Last year, I created 52 Healthy Habits that were designed to invigorate the mind, body, and spirit. It was my way of getting healthier, fit, and feeling happier with life. I even created a Healthy Habits Assessment sheet to help me stay on track. Click here to download a free copy. One of these habits is having an “Attitude of Gratitude” and seeing the best of a situation.
This habit is an easy one for me . . . some days. . .other days, not so much.
When I was ten or eleven years old, I broke my arm and spent three weeks in the hospital lying flat on my back while my arm was in traction with pins. I was unable to stand or sit up; I had to use a bedpan (awkward) and nurses had to give me sponge baths (also embarrassing). It sounds awful, but honestly, I had so many family and friends visit me (usually bearing gifts) that I almost felt spoiled. (Okay, almost.)
I still have a spiral notebook (tucked somewhere in my sentimental keepsakes) that contains hand-written notes from all my hospital guests. One of these notes was from my grandmother who transcribed the above quote. Only instead of the word ‘man,’ she wrote ‘girl’ and told me how proud she was of me for continuing to smile even when I was laid up in a hospital bed.
Her words and that quote made an impression on me. Making my grandmother proud was a big deal for me. For those who knew my grandmother, you can probably understand why. I still consider her to be one of the strongest, wisest, and most amazing people I have ever met in my life. (I know that she is looking down on me from heaven.)
I think of my grandmother’s quote whenever bad things arise (or at least I try). It IS easier to be grateful when things are going well. It’s when disappointments or challenges arise that Gratitude can be more challenging.
That’s why I challenged myself last fall (almost exactly a year ago) to FIND THE GOOD in bad situations; to STOP complaining. My goal was/IS to keep complaining to a minimum (and in full transparency, this is a work in progress).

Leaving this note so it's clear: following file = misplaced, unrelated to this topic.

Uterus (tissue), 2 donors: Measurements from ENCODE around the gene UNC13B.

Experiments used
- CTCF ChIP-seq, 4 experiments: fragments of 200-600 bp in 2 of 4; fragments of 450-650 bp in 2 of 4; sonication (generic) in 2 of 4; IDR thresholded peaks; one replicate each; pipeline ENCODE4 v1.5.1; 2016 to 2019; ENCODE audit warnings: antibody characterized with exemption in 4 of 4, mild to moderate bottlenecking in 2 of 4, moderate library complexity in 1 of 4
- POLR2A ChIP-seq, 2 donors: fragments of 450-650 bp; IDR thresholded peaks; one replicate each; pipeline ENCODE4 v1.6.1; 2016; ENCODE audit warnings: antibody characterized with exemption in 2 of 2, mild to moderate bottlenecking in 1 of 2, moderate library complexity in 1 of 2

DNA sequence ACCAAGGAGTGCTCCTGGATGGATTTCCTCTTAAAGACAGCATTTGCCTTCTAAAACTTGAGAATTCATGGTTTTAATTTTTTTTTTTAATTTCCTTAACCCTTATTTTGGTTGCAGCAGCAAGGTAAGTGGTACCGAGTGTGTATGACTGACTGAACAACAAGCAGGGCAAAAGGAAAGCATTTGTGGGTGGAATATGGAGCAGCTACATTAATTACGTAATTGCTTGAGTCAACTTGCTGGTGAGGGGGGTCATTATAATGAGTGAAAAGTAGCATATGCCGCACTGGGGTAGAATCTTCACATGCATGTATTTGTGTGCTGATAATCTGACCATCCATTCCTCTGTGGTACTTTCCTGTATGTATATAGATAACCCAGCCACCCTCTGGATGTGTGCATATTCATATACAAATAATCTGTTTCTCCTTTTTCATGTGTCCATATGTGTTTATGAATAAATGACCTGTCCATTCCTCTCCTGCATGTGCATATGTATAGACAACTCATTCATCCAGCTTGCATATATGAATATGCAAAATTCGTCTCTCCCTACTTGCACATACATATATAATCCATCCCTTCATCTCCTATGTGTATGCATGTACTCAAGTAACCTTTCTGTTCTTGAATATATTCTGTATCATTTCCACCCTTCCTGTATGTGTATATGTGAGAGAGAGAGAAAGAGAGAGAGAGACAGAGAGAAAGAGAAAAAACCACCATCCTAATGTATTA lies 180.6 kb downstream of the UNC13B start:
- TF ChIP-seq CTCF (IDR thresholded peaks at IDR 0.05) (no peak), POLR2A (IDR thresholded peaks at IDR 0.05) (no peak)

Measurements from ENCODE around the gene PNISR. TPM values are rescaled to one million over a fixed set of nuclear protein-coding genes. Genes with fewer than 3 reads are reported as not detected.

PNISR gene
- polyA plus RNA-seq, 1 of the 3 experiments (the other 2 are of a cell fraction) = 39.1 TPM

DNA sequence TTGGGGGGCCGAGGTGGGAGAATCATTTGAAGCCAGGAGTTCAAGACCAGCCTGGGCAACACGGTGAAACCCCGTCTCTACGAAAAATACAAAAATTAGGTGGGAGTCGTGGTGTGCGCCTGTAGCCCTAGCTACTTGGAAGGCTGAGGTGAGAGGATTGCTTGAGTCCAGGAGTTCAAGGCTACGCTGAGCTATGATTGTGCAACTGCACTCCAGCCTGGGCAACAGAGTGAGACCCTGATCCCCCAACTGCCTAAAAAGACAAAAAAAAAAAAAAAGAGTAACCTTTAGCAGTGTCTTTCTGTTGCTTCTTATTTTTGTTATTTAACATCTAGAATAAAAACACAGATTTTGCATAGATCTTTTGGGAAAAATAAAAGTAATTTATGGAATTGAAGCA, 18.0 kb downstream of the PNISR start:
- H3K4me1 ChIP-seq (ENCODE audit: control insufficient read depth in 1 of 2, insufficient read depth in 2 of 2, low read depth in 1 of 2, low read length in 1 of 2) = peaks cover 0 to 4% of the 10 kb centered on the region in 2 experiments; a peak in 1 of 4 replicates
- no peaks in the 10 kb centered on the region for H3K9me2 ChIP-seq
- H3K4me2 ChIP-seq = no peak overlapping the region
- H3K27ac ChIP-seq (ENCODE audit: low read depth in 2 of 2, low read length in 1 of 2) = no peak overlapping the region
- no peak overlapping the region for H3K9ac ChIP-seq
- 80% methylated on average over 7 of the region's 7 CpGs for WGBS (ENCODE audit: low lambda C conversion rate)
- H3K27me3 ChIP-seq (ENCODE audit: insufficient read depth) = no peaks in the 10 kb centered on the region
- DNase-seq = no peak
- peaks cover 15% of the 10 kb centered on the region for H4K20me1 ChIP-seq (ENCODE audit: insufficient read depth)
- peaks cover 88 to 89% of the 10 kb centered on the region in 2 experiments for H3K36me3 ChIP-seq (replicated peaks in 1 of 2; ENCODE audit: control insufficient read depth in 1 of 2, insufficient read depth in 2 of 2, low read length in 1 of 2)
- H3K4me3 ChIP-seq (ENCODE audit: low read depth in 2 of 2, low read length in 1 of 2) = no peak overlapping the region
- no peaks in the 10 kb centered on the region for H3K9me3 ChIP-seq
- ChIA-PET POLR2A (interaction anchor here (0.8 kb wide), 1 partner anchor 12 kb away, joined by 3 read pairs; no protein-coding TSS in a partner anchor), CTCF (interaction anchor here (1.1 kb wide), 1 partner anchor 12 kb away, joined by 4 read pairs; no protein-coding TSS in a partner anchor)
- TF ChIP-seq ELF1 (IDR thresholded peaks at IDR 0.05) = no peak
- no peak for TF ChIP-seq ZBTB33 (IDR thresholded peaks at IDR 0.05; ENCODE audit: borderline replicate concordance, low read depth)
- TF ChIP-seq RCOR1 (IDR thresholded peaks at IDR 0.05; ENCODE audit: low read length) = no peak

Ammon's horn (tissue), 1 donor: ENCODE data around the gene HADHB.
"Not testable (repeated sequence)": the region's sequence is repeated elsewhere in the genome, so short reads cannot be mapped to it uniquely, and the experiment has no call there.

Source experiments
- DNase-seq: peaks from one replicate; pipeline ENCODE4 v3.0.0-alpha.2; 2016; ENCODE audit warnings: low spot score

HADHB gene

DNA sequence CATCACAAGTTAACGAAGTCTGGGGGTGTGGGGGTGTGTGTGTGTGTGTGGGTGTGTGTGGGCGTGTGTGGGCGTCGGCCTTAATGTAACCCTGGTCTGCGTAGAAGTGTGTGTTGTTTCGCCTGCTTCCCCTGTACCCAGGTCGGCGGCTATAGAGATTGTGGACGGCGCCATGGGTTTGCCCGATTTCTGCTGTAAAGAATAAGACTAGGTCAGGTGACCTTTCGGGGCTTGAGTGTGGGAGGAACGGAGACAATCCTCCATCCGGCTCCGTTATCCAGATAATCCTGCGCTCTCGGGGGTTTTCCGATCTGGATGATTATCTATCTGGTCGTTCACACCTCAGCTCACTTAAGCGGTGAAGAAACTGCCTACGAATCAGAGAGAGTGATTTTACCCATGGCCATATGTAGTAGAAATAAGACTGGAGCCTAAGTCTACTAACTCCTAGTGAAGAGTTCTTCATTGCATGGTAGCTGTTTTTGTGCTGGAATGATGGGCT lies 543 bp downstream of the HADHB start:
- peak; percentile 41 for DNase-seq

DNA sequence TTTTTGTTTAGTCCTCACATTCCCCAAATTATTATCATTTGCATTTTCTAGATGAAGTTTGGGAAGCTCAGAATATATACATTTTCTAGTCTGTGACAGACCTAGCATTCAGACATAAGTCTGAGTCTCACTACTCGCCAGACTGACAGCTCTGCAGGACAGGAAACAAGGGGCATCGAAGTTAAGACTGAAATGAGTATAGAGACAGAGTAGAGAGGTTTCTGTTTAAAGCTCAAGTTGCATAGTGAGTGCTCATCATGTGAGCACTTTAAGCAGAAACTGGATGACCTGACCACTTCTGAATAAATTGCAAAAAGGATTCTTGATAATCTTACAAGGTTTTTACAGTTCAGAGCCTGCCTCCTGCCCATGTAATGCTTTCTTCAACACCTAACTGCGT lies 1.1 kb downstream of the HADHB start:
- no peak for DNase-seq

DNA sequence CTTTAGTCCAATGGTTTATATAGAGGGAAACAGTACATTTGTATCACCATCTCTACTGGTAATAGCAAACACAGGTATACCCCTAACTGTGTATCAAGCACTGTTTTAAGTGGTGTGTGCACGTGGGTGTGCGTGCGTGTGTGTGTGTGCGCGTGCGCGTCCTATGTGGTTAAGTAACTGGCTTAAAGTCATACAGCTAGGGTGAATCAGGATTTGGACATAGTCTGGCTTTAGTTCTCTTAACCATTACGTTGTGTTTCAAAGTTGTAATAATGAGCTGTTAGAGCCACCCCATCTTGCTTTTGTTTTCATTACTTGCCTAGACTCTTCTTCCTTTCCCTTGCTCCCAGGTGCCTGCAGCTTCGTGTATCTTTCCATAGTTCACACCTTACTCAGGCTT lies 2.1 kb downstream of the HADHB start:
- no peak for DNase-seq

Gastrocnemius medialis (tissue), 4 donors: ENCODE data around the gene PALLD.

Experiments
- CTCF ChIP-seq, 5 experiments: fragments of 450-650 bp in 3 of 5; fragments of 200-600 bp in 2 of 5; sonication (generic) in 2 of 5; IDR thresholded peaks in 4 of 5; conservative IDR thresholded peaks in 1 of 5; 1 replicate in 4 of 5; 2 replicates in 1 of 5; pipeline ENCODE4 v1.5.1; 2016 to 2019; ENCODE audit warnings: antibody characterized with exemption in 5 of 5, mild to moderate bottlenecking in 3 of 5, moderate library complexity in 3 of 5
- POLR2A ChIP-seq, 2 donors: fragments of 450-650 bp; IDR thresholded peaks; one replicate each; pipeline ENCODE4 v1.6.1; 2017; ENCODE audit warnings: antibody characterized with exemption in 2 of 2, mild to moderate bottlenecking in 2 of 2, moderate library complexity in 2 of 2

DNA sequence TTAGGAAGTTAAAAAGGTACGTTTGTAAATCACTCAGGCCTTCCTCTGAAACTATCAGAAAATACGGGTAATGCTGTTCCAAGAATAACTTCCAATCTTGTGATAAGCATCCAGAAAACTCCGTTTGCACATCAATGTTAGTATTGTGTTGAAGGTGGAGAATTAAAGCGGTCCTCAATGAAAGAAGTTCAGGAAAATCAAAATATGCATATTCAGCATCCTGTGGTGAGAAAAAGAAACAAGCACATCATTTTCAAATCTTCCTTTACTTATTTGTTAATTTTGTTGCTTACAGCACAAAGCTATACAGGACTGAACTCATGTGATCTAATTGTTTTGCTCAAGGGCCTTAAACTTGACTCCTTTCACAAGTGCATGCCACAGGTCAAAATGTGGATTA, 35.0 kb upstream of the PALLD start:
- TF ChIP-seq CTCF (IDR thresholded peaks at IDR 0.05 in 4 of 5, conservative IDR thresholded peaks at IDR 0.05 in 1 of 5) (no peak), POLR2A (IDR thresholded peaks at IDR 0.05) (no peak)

After all, people do not like to be around complainers. I mean, do you?
I am a sponge when it comes to energy — I believe we all are. We can feed off each other’s energy — positive or negative. Hearing people complain — shoot, hearing myself complain — can be draining. A definite turn off. Whenever I am in a negative mood, I find that I just get angrier and angrier. My focus is on everything that is WRONG, everything THAT IS LACKING.
And as the saying goes. . . What you think about you bring about. If you are dwelling on negativity and thinking about all the things that you are lacking, then you are not available to see or receive the good.
As I stated, it was almost a year ago that I decided to implement this new “Healthy Habit”. I had just gotten back from a girl’s trip in Chicago, celebrating my 50th Birthday (MONTH – ha, ha). It was such a fun and amazing trip, so of course, I was in a great mood. I was GRATEFUL! On my positive high, I decided to make my gratitude resolution.
But then I got home — back to reality. And that reality involved finding a GIGANTIC water damaged ceiling in my kitchen as soon as I walked into the house. We already had severe roof damage which had caused water damage in our master bathroom. New roofs are not cheap. And then, walking into the house, seeing my kitchen ceiling, I wanted to cry.
It LITERALLY felt as if the ceiling was caving in.
Seriously, God? I make a resolution and you immediately want to test me?
Alright then, challenge accepted.
I decided to use the big, black, water-damaged ceiling as the catalyst to get the other areas of our house fixed. That was my silver lining, I told myself. Finally sucking it up and getting all our house repairs done would be my GOOD THING.
AS IT TURNED OUT the leak was a simple fix (a pipe from our master bathtub had come undone; it was not a major plumbing issue that we first suspected) AND the kitchen and bathroom ceilings were covered by insurance. (THE GOOD!) And while the roof was not covered by insurance, we still found the means and motivation to get the roof replaced. There was good that came from that moment.
Finding the good allowed a bad situation to not only SEEM not so bad, ultimately it resulted in not BEING so bad.
If there is one take-away from this long posting, I hope you take this:
GRATITUDE IS A HABIT AND IT CAN BE LEARNED.
The more you consciously practice being grateful, the easier it becomes.
In simple terms, it is a matter of being either a
glass-half-full or half-empty person?
This year, I am rolling up my sleeves and challenging myself with 52 Weeks of Healthy Habits—habits for the mind, body, and spirit! All 52 of these habits can be found in the 52 Healthy Habits Assessment Chart that can be downloaded it for FREE by clicking here.